But beyond the minor question of which event lit the fuse of partisanship, broader more significant forces have given rise to the current divisions. It is not only reductionist, but fundamentally undemocratic to believe, as Powell argues, that if the people would just stop paying attention to what goes on in Washington (helped along by the media refusing to report the political news) politicians could get back to the business of compromising out their differences. It's not Congress's differences -- it's the people's differences. Congressmen and women are really quite good at knowing what their electorates want.
There is partisan division in Washington because the American people have been increasingly, ever more deeply and quite evenly divided about where they want America to go as a country. Since the early 1990s, neither congressional party has been able to sustain more than a percent or two majority of total House votes cast in the country for more than one election cycle. This has been a plus or minus 49-49 percent congressional electorate, except for the occasional temporarily decisive vote such as in 1994, 2006 and 2010. By itself, this close divide has turned every House seat into a potential majority maker or breaker - and, thus, both parties fight ever harder for each seat. At the presidential level as well, not since Reagan won with about 60 percent of the popular vote in 1984 has any president won with more than about 53 percent (1988: George H.W. Bush, 53.4 percent; 1992, Bill Clinton, 43 percent; 1996 Bill Clinton, 49.2 percent; 2000: George W. Bush, 47.9 percent; 2004, George W. Bush 50.7 percent; 2008: Barack Obama 52.9 percent.)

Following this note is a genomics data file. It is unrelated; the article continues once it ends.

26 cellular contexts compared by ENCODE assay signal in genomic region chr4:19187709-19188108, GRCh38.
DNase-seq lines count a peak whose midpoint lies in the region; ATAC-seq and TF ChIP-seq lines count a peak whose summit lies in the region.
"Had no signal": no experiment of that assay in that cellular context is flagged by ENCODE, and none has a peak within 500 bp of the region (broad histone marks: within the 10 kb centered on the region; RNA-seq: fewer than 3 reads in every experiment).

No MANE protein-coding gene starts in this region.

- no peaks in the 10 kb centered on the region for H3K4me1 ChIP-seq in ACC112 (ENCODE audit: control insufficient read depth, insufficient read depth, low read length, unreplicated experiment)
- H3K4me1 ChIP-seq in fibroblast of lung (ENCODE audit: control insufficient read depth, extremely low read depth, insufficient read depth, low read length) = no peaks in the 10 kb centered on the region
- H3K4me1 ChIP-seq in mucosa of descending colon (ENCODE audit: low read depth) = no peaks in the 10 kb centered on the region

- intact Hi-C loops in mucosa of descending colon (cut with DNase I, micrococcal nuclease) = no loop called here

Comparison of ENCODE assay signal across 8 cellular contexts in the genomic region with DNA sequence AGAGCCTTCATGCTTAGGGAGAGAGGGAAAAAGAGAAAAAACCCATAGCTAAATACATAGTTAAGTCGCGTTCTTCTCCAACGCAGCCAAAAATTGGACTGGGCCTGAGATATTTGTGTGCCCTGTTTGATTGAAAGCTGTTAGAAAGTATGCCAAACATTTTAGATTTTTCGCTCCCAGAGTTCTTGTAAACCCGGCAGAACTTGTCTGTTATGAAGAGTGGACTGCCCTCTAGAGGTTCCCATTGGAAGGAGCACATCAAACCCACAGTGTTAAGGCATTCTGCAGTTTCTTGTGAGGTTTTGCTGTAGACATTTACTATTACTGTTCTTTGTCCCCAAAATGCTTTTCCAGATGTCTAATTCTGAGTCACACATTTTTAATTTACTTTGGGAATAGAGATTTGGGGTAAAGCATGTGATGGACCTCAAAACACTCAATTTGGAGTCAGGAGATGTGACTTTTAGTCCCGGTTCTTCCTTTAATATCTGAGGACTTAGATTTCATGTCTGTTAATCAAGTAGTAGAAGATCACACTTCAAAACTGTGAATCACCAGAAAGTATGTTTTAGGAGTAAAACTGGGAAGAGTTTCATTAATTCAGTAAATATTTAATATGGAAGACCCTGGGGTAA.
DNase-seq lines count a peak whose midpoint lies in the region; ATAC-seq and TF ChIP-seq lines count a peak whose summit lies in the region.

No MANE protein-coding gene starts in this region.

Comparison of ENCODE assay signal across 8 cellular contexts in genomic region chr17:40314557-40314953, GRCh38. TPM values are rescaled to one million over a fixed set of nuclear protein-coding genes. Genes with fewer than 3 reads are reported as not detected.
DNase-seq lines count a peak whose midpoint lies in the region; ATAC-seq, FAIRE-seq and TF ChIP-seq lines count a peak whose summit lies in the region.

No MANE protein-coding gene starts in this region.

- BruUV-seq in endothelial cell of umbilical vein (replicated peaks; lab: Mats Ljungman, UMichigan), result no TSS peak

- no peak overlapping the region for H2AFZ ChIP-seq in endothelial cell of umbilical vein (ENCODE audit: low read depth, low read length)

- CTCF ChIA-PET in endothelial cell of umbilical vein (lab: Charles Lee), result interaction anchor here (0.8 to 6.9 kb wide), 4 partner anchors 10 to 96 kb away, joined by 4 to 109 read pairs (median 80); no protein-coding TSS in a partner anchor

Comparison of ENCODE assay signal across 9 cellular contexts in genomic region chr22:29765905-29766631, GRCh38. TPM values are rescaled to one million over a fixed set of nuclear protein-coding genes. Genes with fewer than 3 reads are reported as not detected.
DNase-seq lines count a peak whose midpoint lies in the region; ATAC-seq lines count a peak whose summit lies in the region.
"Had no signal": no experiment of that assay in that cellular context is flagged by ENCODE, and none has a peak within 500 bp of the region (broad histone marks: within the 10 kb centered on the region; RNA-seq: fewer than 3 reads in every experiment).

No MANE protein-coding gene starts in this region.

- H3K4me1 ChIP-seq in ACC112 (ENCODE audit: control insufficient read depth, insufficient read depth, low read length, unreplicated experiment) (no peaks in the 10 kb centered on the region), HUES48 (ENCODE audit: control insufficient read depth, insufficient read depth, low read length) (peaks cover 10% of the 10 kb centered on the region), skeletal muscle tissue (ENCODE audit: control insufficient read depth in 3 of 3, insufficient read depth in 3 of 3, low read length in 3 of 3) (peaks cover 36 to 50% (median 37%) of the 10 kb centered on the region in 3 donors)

The heart of the matter, though, is that Americans are deeply divided between resisting or embracing a Europeanized, post-constitutional American economy, government and culture. This decision can no more be compromised on behind closed doors with no one watching than could the question of civil rights and creation of the welfare state in the 1950s- '60s, Franklin D. Roosevelt's labor-oriented statism in the 1930s, slavery in the 1850s-'60s or Andrew Jackson's rights of the common man in the 1830s. Each of those historic epochs was brought on by decisive and sustained shifts in national majority opinion.
Today, the nation awaits decisive leadership to make its case to a sustainable working majority of the American people. Of course, there will be compromises -- plenty of them -- in working out the details that will follow from a new national vision of itself. But before the compromises, must come a vision of America's future that grabs and holds for at least a decade or two the enthusiastic support of at least 55 percent of the American people.
Divisive, dysfunctional, partisan politics is not the cause of our problems. It is the symptom of a decades long lack of visionary leadership capable of galvanizing a majority of Americans to decisive action. Throwing away the thermometer will not break the fever.
Blankley, who had been suffering from stomach cancer, died Saturday night at Sibley Memorial Hospital in Washington, his wife, Lynda Davis, said Sunday.
In his long career as a political operative and pundit, his most visible role was as a spokesman for and adviser to Gingrich from 1990 to 1997. Gingrich became House Speaker when Republicans took control of the U.S. House of Representatives following the 1994 midterm elections.
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